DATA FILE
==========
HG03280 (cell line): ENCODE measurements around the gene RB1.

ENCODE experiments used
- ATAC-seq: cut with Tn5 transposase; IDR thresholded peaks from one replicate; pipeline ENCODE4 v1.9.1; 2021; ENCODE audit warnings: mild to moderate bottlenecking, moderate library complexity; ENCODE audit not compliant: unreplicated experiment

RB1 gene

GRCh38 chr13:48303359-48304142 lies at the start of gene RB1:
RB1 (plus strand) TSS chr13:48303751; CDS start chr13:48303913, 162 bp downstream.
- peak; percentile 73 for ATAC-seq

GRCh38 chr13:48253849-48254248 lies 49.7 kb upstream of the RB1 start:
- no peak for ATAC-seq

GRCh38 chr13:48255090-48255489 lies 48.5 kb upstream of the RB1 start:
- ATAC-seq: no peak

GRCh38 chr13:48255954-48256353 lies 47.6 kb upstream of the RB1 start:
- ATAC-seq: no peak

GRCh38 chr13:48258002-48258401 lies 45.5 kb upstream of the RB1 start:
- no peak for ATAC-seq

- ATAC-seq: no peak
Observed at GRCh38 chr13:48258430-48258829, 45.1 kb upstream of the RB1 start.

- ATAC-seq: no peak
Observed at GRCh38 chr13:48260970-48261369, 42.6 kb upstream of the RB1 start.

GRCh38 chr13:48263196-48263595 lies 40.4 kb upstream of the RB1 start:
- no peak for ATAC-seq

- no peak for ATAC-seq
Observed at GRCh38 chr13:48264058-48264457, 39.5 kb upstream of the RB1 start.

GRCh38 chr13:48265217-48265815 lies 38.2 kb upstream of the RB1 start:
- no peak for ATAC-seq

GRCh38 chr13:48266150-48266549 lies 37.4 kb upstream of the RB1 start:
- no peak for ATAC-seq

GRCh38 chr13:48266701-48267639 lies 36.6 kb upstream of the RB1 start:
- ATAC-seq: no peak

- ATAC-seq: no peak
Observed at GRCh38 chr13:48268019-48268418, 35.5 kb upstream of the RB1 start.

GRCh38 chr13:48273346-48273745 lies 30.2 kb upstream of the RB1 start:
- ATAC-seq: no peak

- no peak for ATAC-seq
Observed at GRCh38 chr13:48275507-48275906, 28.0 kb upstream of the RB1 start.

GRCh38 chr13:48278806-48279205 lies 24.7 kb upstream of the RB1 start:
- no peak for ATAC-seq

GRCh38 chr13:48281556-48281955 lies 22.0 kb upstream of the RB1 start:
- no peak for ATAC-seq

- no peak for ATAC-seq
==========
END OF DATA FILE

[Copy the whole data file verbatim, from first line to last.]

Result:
HG03280 (cell line): ENCODE measurements around the gene RB1.

ENCODE experiments used
- ATAC-seq: cut with Tn5 transposase; IDR thresholded peaks from one replicate; pipeline ENCODE4 v1.9.1; 2021; ENCODE audit warnings: mild to moderate bottlenecking, moderate library complexity; ENCODE audit not compliant: unreplicated experiment

RB1 gene

GRCh38 chr13:48303359-48304142 lies at the start of gene RB1:
RB1 (plus strand) TSS chr13:48303751; CDS start chr13:48303913, 162 bp downstream.
- peak; percentile 73 for ATAC-seq

GRCh38 chr13:48253849-48254248 lies 49.7 kb upstream of the RB1 start:
- no peak for ATAC-seq

GRCh38 chr13:48255090-48255489 lies 48.5 kb upstream of the RB1 start:
- ATAC-seq: no peak

GRCh38 chr13:48255954-48256353 lies 47.6 kb upstream of the RB1 start:
- ATAC-seq: no peak

GRCh38 chr13:48258002-48258401 lies 45.5 kb upstream of the RB1 start:
- no peak for ATAC-seq

- ATAC-seq: no peak
Observed at GRCh38 chr13:48258430-48258829, 45.1 kb upstream of the RB1 start.

- ATAC-seq: no peak
Observed at GRCh38 chr13:48260970-48261369, 42.6 kb upstream of the RB1 start.

GRCh38 chr13:48263196-48263595 lies 40.4 kb upstream of the RB1 start:
- no peak for ATAC-seq

- no peak for ATAC-seq
Observed at GRCh38 chr13:48264058-48264457, 39.5 kb upstream of the RB1 start.

GRCh38 chr13:48265217-48265815 lies 38.2 kb upstream of the RB1 start:
- no peak for ATAC-seq

GRCh38 chr13:48266150-48266549 lies 37.4 kb upstream of the RB1 start:
- no peak for ATAC-seq

GRCh38 chr13:48266701-48267639 lies 36.6 kb upstream of the RB1 start:
- ATAC-seq: no peak

- ATAC-seq: no peak
Observed at GRCh38 chr13:48268019-48268418, 35.5 kb upstream of the RB1 start.

GRCh38 chr13:48273346-48273745 lies 30.2 kb upstream of the RB1 start:
- ATAC-seq: no peak

- no peak for ATAC-seq
Observed at GRCh38 chr13:48275507-48275906, 28.0 kb upstream of the RB1 start.

GRCh38 chr13:48278806-48279205 lies 24.7 kb upstream of the RB1 start:
- no peak for ATAC-seq

GRCh38 chr13:48281556-48281955 lies 22.0 kb upstream of the RB1 start:
- no peak for ATAC-seq

- no peak for ATAC-seq